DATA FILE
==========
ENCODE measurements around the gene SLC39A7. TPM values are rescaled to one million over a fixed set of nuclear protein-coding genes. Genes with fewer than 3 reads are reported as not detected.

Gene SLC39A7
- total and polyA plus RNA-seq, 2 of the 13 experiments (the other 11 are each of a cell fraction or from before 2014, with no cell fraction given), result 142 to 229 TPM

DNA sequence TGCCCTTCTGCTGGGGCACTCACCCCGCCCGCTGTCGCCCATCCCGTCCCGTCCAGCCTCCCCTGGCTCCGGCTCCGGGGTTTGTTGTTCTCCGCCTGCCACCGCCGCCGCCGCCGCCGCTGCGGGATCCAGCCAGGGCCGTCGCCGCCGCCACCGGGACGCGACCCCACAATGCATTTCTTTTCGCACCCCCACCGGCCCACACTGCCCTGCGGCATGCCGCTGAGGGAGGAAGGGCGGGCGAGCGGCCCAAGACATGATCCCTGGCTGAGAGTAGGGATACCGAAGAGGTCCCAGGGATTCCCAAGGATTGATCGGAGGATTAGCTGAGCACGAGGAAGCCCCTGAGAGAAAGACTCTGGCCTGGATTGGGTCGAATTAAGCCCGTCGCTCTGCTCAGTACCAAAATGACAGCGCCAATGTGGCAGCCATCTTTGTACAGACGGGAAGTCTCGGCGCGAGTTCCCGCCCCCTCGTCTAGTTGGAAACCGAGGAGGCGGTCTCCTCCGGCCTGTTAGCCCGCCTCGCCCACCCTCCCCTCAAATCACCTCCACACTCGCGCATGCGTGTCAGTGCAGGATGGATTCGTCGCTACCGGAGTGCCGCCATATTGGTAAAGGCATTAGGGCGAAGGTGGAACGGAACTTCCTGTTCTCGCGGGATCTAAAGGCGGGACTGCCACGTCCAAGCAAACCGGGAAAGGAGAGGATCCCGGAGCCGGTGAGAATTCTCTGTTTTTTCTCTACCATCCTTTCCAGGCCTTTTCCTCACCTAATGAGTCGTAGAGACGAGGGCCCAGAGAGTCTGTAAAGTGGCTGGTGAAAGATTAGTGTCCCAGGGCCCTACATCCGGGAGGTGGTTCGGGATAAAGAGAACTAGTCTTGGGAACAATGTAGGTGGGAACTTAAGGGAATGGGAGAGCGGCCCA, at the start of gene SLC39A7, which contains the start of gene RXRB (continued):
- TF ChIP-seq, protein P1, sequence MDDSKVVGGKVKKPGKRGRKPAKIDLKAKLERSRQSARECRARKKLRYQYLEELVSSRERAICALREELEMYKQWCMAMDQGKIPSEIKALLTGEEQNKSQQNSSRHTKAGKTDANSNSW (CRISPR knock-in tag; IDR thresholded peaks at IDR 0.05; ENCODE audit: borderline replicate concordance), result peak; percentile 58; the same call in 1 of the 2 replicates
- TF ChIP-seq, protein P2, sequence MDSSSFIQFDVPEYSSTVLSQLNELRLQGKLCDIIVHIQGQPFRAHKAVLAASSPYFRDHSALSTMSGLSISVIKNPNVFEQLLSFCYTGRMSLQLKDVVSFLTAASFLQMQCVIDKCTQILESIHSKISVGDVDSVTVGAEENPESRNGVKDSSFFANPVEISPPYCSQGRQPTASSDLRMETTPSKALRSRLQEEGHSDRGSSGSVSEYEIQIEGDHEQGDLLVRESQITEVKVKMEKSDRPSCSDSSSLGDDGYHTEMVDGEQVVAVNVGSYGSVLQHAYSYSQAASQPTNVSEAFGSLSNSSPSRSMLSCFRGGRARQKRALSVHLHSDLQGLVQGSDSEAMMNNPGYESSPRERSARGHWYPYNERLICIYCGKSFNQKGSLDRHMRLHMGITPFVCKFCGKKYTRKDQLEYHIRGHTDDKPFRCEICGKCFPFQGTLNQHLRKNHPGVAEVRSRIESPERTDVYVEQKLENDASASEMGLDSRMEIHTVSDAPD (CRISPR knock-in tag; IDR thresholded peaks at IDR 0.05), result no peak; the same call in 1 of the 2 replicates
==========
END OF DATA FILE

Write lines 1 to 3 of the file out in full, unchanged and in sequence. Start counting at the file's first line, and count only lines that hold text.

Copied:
ENCODE measurements around the gene SLC39A7. TPM values are rescaled to one million over a fixed set of nuclear protein-coding genes. Genes with fewer than 3 reads are reported as not detected.

Gene SLC39A7
- total and polyA plus RNA-seq, 2 of the 13 experiments (the other 11 are each of a cell fraction or from before 2014, with no cell fraction given), result 142 to 229 TPM